When it comes to moving your limbs, you don’t need to see to believe. Intuitively, you know where your limbs are, as well as the positions they’re making.
This kind of awareness, called kinesthesia, is missing from prosthetic limbs—especially advanced, motorized ones. But a new study published in Science Translational Medicine lays out how a sense of self can be extended to prostheses, through cleverly crafted illusions.
“By restoring the intuitive feeling of limb movement—the sensation of opening and closing your hand—we are able to blur the lines between what the patients' brains perceived as 'self' versus 'machine',” said Paul Marasco, director of the Cleveland Clinic’s Laboratory for Bionic Integration, in a statement.
How can scientists restore intuitive feeling to a missing limb? A well-placed buzz. In able-bodied people, scientists have long documented that vibrating limb tendons create the illusion of moving or rotating the limb. One 1977 study found that the illusion is so powerful, people can be tricked into thinking that their wrists are bent at impossible angles.
To find out whether similar vibrations would work with artificial limbs, Marasco’s team partnered with six amputees who also had undergone surgery to rewire their amputated arms’ remaining nerves. This procedure, which directs these nerves to nearby muscles, lets the patients intuitively control robotic arms.
First, researchers used a hand-held tool to vibrate the areas innervated by the missing limbs’ nerves. At the same time, they asked the patients to mimic with their remaining hand the gesture they felt their missing hand was making. To the researchers’ surprise, the patients reported feeling a total of 22 different gestures in their missing hands—all illusions created with vibrations.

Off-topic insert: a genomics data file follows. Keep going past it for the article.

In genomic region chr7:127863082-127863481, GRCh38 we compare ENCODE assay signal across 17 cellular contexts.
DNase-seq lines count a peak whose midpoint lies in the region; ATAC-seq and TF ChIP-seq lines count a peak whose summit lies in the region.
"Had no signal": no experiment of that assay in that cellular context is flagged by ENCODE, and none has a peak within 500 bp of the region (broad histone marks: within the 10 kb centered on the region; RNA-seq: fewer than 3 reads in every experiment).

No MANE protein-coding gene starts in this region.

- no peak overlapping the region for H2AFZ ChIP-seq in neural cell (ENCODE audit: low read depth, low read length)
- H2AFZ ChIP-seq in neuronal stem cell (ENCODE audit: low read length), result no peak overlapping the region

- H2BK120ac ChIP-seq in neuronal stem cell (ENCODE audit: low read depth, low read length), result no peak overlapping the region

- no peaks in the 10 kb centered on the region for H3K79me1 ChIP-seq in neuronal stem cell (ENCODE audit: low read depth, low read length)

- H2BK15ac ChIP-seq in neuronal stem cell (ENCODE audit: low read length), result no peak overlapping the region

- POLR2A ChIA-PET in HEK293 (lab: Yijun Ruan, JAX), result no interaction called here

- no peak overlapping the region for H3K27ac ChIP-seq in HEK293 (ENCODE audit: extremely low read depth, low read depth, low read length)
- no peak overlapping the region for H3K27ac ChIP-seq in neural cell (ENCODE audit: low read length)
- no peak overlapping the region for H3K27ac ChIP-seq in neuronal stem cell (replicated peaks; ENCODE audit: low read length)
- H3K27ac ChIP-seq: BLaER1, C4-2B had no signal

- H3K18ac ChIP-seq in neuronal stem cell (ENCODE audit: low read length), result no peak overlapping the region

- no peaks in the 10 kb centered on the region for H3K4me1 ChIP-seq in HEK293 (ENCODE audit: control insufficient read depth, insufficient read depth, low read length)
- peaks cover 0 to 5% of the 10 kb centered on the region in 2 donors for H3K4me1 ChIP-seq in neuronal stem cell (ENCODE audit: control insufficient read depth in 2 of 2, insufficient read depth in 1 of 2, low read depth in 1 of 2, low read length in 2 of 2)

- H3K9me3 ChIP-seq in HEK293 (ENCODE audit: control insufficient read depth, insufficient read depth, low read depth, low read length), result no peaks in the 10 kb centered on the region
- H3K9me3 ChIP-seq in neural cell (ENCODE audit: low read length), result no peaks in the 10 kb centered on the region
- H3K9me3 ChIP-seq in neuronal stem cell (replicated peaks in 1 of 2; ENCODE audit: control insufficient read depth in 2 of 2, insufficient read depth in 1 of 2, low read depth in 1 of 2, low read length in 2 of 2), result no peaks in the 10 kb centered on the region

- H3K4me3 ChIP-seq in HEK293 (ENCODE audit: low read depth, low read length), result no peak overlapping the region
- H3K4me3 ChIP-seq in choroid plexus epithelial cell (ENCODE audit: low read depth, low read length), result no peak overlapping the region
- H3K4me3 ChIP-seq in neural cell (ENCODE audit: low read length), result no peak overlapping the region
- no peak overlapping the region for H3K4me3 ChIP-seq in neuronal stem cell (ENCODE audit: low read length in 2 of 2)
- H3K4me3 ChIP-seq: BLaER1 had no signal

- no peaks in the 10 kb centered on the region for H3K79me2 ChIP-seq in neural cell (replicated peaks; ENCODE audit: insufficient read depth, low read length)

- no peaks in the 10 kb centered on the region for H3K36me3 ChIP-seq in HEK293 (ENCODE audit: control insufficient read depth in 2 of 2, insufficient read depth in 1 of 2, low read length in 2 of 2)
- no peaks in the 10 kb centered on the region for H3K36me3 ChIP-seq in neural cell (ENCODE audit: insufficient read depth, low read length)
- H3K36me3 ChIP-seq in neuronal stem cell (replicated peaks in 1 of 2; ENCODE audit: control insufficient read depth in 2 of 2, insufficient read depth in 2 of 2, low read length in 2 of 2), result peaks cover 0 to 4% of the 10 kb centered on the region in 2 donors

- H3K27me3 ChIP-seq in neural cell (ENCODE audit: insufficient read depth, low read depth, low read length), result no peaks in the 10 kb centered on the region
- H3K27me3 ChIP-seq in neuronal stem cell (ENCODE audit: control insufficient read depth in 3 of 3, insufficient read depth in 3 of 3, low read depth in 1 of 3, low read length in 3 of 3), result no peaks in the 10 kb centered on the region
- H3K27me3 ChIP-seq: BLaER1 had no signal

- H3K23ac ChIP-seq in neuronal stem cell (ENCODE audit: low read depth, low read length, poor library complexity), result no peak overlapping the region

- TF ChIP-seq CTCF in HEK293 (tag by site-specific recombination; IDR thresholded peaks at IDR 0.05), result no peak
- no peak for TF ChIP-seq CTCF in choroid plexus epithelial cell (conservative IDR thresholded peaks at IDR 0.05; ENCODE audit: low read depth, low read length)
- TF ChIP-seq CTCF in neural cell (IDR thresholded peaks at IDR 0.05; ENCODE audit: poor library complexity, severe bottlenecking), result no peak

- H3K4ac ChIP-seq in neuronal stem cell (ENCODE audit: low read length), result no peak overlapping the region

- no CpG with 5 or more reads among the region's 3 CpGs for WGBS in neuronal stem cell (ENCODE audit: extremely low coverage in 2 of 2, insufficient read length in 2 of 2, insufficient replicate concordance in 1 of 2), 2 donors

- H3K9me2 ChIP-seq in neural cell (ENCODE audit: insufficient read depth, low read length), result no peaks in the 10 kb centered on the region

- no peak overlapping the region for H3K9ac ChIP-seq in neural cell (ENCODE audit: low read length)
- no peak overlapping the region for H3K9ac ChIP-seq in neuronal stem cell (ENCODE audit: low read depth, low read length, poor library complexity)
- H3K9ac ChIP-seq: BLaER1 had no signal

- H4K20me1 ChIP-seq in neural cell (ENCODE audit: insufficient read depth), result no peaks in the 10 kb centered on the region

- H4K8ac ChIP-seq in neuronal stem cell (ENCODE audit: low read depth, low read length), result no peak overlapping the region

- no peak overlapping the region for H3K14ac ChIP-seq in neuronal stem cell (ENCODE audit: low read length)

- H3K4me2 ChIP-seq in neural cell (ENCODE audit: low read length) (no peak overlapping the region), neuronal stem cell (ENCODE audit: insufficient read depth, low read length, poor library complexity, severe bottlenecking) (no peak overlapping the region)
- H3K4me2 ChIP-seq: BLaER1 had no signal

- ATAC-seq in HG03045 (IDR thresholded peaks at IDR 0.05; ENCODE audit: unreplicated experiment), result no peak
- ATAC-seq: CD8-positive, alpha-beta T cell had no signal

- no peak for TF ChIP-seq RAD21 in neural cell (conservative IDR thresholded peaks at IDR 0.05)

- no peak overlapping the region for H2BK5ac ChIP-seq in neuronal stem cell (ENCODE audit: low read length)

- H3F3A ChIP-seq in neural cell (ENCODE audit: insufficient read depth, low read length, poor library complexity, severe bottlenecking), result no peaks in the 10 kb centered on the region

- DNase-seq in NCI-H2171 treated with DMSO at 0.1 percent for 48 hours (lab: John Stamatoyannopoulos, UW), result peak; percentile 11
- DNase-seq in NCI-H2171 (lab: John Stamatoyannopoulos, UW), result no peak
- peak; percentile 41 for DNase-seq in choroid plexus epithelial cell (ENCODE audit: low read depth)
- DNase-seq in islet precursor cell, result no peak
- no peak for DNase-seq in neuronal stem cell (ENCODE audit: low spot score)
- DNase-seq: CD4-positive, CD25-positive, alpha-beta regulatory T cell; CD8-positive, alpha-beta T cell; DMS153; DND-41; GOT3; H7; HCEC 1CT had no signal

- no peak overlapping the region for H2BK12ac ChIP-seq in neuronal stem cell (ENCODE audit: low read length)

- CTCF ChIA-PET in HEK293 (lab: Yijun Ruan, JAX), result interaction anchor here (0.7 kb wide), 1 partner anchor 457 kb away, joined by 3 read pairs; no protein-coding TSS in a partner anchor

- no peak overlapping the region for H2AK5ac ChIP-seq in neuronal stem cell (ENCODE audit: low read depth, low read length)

“We thought that if it worked like it did in an able-bodied person, we’d just get one or two joints; we’d get a wrist—something basic,” Marasco said in an interview with Gizmodo. “But what we found were these complex, multi-digit synergies where the whole hand is moving and they know where their fingers are going and what they’re doing, and they’re adopting these really interesting grip conformations. We were totally floored.”
In later experiments with three of the patients, Marasco’s team showed that these illusions could act as feedback cues. Sensors above the patients’ rewired skin and muscles detected when the missing limb nerves fired, triggering movement of the robotic arm. What’s more, the researchers built a module that could vibrate the rewired patches of skin and muscle in specific patterns, depending on the gestures the robotic arm was making.
Within minutes, the three patients improved their control over the robotic arm—and reported feeling a greater sense of agency over their robotic limbs, as well.
Marasco says that further work will need to integrate more sensations, such as touch, into the experience. What’s more, he and his co-authors acknowledge the need to test their results with larger numbers of patients.
"The ultimate goal of our research is to use movement sensation to streamline the relationship between patients and their technology, to better integrate their prosthetics as a natural part of themselves," Marasco said in a statement.